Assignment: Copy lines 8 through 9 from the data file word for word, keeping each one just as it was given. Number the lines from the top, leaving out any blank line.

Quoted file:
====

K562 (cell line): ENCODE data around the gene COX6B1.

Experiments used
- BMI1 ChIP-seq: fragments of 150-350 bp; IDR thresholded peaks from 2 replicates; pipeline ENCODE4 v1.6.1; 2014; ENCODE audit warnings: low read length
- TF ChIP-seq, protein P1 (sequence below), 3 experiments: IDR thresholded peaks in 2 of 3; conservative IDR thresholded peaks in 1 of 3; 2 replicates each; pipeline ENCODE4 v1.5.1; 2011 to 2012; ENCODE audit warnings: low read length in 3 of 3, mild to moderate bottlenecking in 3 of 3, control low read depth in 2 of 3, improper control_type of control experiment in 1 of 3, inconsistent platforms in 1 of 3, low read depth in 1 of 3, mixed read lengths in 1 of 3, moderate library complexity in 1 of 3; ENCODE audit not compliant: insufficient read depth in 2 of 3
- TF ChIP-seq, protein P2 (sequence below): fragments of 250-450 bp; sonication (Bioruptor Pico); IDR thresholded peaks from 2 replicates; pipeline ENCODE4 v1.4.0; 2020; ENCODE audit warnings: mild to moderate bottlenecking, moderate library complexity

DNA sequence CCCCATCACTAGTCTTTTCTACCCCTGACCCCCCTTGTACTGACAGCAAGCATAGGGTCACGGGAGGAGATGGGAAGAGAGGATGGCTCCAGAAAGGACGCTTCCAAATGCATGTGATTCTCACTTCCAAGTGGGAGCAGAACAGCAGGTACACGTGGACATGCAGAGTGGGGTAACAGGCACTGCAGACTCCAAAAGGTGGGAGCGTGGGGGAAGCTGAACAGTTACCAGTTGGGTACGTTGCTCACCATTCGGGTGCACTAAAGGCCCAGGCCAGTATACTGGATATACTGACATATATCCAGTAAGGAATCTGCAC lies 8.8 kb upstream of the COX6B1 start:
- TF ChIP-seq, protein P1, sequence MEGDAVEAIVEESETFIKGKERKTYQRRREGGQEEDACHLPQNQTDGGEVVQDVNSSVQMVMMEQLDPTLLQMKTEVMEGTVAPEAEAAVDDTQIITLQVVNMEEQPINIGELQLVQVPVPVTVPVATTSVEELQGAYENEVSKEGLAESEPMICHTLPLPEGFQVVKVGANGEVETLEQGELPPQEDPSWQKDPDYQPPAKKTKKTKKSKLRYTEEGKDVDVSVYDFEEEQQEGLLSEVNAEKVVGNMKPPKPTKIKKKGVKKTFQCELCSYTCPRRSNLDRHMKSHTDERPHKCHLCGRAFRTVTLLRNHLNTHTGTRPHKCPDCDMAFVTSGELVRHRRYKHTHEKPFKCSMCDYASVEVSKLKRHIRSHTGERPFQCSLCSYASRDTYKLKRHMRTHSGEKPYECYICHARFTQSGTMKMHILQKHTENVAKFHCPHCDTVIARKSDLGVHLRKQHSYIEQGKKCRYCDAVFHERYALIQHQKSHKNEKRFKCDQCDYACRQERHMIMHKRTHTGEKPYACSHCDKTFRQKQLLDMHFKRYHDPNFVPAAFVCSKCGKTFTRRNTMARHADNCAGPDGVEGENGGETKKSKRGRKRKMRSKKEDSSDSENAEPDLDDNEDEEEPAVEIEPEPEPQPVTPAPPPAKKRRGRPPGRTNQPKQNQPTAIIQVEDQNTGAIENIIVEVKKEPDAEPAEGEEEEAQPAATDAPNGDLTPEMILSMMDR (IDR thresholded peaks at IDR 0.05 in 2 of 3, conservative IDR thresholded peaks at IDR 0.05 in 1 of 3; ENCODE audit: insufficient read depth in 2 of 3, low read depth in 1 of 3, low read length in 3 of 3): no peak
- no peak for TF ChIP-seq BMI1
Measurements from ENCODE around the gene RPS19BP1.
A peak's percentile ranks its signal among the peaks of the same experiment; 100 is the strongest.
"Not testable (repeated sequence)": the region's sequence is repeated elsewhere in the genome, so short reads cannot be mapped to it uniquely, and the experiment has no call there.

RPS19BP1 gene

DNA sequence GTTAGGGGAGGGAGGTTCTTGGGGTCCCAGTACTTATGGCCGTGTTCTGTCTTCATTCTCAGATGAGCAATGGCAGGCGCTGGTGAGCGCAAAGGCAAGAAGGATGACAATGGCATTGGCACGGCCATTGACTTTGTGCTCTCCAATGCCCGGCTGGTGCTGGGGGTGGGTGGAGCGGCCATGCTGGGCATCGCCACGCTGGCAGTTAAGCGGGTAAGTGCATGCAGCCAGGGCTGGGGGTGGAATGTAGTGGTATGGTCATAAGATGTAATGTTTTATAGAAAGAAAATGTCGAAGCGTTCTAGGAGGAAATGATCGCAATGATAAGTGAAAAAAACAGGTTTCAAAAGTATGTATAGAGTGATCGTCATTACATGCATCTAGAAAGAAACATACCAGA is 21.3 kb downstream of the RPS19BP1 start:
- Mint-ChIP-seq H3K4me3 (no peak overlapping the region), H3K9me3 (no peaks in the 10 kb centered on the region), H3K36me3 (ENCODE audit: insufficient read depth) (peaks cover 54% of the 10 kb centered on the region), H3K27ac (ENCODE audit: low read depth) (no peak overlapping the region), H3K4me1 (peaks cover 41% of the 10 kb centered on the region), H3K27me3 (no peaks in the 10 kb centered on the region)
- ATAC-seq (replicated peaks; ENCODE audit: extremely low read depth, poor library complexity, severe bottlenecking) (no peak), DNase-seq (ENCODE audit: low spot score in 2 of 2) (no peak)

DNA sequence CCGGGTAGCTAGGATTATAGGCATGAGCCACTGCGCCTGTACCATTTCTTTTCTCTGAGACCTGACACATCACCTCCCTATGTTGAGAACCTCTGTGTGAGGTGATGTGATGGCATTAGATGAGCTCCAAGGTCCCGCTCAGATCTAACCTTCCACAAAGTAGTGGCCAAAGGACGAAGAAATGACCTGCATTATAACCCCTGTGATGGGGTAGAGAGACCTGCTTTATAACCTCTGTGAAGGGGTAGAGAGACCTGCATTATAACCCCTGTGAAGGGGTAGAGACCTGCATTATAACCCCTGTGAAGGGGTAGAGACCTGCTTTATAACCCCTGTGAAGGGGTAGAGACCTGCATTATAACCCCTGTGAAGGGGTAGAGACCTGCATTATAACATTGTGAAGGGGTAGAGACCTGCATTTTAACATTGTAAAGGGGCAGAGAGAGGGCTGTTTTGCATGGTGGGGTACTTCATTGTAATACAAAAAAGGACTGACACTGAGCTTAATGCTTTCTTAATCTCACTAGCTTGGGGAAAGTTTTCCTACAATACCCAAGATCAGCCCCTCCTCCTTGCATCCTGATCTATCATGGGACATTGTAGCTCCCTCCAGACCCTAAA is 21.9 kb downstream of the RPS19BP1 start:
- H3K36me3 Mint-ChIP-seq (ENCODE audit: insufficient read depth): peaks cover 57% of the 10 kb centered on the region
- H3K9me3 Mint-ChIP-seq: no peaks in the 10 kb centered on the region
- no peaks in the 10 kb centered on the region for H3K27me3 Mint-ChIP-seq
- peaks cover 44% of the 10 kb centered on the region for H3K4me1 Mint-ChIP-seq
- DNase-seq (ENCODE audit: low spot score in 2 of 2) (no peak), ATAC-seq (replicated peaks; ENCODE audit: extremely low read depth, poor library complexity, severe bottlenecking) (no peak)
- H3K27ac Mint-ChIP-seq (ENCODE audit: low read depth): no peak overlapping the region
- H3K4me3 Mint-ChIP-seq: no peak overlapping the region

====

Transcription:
- no peak for TF ChIP-seq BMI1
Measurements from ENCODE around the gene RPS19BP1.